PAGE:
The plot of Animal Practice is so simple it's almost not there. It doesn't so much have a story as a set-up: weird doctors in an animal hospital... go! As such, the show itself is totally bland and forgettable. The characters are entirely one-note, from Doug who is on the rebound after being cheated on to Yamamoto who is a weak-willed and constantly emasculated man, to Angela who is wacky and says unpredictable things and steals beer from teenagers. Even the two lead characters are types: unconventional doctor and in-over-her-head new business owner, and on top of that they're exes-forced-to-work-together. It doesn't make for a very interesting experience when there's nothing new going on.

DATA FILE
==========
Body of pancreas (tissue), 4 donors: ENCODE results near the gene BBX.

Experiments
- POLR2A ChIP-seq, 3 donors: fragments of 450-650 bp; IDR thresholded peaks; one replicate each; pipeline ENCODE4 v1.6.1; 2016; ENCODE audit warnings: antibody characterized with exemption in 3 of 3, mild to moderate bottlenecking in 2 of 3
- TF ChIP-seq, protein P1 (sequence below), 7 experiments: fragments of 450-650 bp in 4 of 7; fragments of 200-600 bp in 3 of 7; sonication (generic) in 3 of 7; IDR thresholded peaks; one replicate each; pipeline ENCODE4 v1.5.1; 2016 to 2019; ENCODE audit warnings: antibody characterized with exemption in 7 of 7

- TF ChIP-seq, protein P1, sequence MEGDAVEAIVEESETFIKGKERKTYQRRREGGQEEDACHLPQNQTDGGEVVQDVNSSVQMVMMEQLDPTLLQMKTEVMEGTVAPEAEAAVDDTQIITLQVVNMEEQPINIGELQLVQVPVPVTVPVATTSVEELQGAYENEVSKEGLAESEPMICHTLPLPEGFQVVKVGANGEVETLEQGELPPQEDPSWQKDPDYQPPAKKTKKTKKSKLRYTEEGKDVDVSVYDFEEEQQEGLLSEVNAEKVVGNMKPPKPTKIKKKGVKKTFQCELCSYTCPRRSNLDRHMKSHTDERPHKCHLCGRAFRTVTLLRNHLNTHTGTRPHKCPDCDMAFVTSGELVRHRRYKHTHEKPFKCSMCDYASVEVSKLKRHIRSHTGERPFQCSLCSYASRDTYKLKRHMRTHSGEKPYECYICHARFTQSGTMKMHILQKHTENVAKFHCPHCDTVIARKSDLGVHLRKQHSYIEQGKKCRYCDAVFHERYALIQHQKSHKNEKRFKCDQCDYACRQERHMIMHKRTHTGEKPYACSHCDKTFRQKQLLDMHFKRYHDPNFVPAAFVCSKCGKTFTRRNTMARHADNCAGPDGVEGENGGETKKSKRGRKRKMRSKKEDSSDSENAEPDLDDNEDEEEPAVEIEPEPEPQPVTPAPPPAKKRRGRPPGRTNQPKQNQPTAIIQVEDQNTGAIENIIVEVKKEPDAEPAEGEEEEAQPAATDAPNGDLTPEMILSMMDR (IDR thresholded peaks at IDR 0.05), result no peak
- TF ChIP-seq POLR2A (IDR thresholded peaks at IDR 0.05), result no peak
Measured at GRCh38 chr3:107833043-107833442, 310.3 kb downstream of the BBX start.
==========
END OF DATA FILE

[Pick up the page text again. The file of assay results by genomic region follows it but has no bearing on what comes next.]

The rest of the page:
But the biggest crime Animal Practice commits is that it's just not funny. The writing is only laughable when considering how bad it is, not because the jokes ever land (because they don't). I don't find a capuchin monkey riding a remote-controlled ambulance funny. I don't find two people arguing over whether or not Arby's is delicious while a monkey throws prescription drugs at a client funny. I don't find a group of adults taking bets on gerbils riding turtles funny. If any of that appeals to you, you'll probably feel differently and find something to like in Animal Practice. It pains me to say that there's nothing for me, personally, to recommend; I love this cast for the most part and wanted the show to be good just so they could have some success. But the material is so terrible that I just can't. Justin Kirk is playing a variation of his character on Weeds, just without good material and foul language. George is a thankless character, his only defining trait being how much more he likes animals than people (which they tell us every three minutes). As Doug, Tyler Labine is nowhere near as annoying as he has sometimes been on Sons of Tucson and (to a lesser extent) Reaper), but he also does nothing in the pilot but get weepy over his ex-girlfriend's cheating ways. Bobby Lee has always been an obnoxious screen presence, and it's no exception here; his scenes are cloying. Joanna Garcia fares the best, perhaps because her character is the only one who acts like a person instead of a poorly-written caricature or stock type.